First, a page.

Therapeutic Use Of Family Rituals
Family rituals have been a form of therapeutic intervention used by family therapists since the 1970s and by human culture at large for a millennia (Imber-Black, Roberts, and Whiting 1988; van der Hart 1983). Family ritual settings, such as dinnertime, can be capitalized on for implementing behavioral interventions. In this regard, the practice of a ritual in its naturally occurring environment is paired with desirable behaviors. Increasing positive interactions during mealtimes have been found to decrease undesirable behavior in children with disabilities (Lucyshyn, Albin, and Nixon 1997) and facilitate good nutrition in infants with failure-to-thrive (Yoos, Kitzman, and Cole 1999).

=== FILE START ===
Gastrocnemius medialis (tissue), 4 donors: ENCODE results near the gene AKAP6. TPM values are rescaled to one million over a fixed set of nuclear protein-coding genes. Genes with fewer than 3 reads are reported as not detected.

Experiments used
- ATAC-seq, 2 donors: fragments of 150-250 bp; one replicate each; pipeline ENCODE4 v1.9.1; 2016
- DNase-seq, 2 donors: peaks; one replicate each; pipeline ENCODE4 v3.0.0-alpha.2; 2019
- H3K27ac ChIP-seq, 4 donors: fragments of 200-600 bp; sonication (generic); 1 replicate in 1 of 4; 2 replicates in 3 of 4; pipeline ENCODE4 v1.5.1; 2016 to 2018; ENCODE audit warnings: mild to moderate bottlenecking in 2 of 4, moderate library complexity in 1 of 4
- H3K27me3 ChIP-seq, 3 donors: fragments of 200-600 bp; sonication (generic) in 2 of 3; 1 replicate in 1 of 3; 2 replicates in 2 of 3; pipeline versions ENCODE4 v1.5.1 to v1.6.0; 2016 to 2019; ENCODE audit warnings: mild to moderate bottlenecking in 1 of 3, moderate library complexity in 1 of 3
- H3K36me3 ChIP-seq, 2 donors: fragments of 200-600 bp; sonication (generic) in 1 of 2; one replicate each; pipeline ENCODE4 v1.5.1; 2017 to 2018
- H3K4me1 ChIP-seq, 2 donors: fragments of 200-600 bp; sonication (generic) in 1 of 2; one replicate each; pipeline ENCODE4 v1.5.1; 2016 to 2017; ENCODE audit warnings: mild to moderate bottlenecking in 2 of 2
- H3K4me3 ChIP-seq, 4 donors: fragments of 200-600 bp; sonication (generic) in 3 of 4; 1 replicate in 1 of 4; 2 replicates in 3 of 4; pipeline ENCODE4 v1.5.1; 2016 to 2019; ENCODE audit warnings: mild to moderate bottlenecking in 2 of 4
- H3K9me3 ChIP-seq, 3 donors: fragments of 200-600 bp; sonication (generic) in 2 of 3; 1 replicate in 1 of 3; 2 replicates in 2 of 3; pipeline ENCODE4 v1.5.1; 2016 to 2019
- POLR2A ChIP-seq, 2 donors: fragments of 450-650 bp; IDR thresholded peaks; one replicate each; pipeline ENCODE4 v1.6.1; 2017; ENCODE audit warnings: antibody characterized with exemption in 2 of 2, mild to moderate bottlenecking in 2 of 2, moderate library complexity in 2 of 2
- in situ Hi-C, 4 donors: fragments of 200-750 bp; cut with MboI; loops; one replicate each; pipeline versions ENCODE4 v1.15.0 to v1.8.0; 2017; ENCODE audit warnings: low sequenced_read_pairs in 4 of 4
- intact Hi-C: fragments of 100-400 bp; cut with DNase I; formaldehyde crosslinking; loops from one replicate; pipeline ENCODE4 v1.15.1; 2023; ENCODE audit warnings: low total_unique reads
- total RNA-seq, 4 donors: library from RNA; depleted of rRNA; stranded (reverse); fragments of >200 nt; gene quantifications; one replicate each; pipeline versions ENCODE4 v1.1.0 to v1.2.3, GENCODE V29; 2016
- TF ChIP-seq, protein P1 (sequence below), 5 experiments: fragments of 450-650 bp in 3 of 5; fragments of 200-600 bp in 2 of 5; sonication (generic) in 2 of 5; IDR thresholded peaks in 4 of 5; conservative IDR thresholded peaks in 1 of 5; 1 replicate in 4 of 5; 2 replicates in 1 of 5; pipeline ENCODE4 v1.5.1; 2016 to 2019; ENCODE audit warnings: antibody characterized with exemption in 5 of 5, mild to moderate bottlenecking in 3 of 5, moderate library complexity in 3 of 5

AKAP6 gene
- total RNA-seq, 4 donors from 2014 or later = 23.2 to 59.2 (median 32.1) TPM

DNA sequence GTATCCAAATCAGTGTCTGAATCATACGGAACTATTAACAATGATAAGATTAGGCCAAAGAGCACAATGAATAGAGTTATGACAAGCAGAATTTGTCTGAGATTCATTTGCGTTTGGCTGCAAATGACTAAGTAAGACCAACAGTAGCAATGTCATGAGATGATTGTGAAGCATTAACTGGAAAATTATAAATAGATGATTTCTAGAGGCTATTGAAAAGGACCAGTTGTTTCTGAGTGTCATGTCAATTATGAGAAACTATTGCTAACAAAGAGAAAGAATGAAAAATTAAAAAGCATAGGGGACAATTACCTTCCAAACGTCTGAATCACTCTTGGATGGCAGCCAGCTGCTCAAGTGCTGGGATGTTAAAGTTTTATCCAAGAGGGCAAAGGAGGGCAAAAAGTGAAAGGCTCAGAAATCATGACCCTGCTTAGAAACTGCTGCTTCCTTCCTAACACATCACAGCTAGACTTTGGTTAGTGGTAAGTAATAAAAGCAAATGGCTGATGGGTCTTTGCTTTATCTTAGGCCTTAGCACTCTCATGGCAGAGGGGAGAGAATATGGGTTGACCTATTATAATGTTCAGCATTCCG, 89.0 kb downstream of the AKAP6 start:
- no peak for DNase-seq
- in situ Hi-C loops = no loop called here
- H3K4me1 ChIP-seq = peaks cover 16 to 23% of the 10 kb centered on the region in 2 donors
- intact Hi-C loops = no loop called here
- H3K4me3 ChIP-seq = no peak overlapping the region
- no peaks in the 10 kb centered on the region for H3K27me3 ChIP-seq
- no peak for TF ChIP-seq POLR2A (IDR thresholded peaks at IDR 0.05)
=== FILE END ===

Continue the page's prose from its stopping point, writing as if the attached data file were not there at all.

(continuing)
Couples therapists examine past and current ritual practices to aid in understanding how couples perceive their problems and how they may best address disagreements (Imber-Black 1988). Through a consultation interview, the degree to which couples have either given up or ignored meaningful rituals may illustrate how the couple has lost touch with each other and are in need of a revitalized relationship. The renewal of wedding vows, deliberate planning of a vacation, and creating a ritual to facilitate forgiveness and healing are examples of therapeutic rituals.
Therapeutic rituals have also been used during the transitions associated with remarriage. Maintaining regular routines in divorced and remarried families may foster better adaptation in children, providing them with a sense of security and stability of family life (Henry and Lovelace 1995). As children are faced with moving in with a new parent and siblings, the role of previous rituals may become particularly poignant. How to celebrate holidays and birthdays and even how regular meals are to be conducted is subject to change. Therapeutic interventions in this case may include an assessment of how rituals were practiced in the past and how different aspects of rituals may be taken from each family (Whiteside 1988).